Caterpillar moving HQ from Oak Creek, bringing up to 250 jobs to South Milwaukee

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SOUTH MILWAUKEE — Caterpillar has announced it is moving its headquarters from Oak Creek to South Milwaukee. This, according to South Milwaukee’s mayor. The Oak Creek facility is Caterpillar’s headquarters for its global surface mining division.

In a blog post, South Milwaukee’s Mayor Erik Brooks said Caterpillar, based in Peoria, Illinois, announced to its employees on Monday that it will close sell its Oak Creek corporate building on S. Howell Avenue and move between 200 and 250 jobs back to South Milwaukee in the first half of 2016.

The full blog post is below:

“Caterpillar announced to its employees on Monday that it will close sell its Oak Creek corporate building and move between 200 and 250 jobs back to South Milwaukee in the first half of 2016.

These are salaried professional workers in finance, human resources, legal, marketing, etc. — many folks who had been working in South Milwaukee prior to the opening of the Oak Creek mining headquarters in the former Midwest Airlines building about five years ago.

The move is not a surprise, given Cat’s announcement last month of up to 10,000 global job cuts and other consolidations coming in light of a continuing slumping mining industry. (Competitor Joy Global also announced job cuts last week.)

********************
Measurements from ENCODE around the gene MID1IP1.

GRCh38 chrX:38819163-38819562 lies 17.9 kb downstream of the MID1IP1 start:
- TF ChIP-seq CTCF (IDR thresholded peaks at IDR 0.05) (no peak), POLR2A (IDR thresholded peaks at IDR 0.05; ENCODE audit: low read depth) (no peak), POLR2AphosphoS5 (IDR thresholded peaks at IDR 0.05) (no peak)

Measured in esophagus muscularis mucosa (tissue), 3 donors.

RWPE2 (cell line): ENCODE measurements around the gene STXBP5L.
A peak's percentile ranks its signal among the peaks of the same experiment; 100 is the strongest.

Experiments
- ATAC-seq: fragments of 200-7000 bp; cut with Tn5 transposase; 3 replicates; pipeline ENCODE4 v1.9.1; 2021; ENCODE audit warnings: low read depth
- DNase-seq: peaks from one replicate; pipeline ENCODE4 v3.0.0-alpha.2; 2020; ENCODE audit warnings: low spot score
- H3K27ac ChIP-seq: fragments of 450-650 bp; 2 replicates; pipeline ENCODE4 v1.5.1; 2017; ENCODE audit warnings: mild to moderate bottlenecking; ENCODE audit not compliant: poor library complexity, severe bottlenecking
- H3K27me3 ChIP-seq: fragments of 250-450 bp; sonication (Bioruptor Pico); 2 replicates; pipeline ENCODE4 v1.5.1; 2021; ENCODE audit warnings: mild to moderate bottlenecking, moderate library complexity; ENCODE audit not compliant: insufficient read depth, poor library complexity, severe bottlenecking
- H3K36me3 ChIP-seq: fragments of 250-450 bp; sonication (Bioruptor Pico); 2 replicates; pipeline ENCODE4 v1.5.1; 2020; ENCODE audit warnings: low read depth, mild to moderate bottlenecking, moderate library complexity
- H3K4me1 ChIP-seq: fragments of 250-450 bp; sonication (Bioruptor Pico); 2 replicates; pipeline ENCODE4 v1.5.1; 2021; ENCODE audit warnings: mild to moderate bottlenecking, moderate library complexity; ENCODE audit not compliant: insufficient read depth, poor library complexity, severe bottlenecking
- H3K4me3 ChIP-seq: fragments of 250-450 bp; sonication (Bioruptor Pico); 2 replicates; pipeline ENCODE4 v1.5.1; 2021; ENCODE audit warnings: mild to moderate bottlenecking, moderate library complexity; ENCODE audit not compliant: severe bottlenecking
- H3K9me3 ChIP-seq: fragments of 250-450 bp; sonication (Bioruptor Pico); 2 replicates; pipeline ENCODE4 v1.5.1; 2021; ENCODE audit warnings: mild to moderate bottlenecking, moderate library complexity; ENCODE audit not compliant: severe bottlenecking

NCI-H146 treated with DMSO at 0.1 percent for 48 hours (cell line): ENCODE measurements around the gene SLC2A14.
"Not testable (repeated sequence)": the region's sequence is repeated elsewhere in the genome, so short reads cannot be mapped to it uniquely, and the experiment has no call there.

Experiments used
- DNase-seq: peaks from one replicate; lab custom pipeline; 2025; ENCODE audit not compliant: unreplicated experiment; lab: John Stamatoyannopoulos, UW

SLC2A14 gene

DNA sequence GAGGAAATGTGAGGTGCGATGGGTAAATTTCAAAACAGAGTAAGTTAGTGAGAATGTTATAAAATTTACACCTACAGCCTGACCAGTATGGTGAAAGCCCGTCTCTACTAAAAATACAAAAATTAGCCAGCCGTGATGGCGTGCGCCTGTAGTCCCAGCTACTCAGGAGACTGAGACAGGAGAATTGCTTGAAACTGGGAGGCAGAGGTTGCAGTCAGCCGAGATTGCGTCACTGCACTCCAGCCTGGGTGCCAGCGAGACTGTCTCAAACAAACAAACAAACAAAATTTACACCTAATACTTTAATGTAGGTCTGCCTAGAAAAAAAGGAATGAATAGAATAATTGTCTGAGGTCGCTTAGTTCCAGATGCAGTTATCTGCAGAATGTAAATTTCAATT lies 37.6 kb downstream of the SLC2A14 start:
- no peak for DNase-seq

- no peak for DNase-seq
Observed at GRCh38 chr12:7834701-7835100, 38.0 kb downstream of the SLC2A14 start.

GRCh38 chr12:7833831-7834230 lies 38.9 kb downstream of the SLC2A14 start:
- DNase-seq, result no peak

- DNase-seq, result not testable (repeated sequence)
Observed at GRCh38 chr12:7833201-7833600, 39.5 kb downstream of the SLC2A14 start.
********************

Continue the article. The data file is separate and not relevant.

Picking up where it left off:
While it’s hard to call this great news — certainly when taking a broader perspective with economic development — it does strengthen Cat’s presence in downtown South Milwaukee and should help area businesses.

Cat also continues with its plans to invest in its manufacturing presence here.

A company spokesman tells me that the South Milwaukee plant — now in the company’s Surface Mining and Technology group — will be focusing on rope shovels and draglines going forward, and Caterpillar continues to plan investments in the facility in the next three years to meet eventual demand. Cat had previously announced the closure of 250,000 square feet of manufacturing space, while investing in the space that remains.

I’ll keep you posted.”

Caterpillar has not made an official announcement, and officials could not be immediately reached for comment, the Milwaukee Business Journal reports.

This move comes after Caterpillar announced on September 24th that job cuts could exceed 10,000 through 2018 — and that up to 5,000 employees will lose jobs between now and the end of 2016.

The moves are aimed at cutting $1.5 billion in annual costs as the global growth outlook continues to darken.

Caterpillar is heavily exposed to the turbulence ripping through the world’s economy. Nearly 10% of the company’s revenue is generated in China, where the country’s economy is shifting from infrastructure-led growth to being more consumer driven.

The shift has led to a dramatic economic slowdown and many anticipate China will continue to stumble as its economy goes through a difficult transition.

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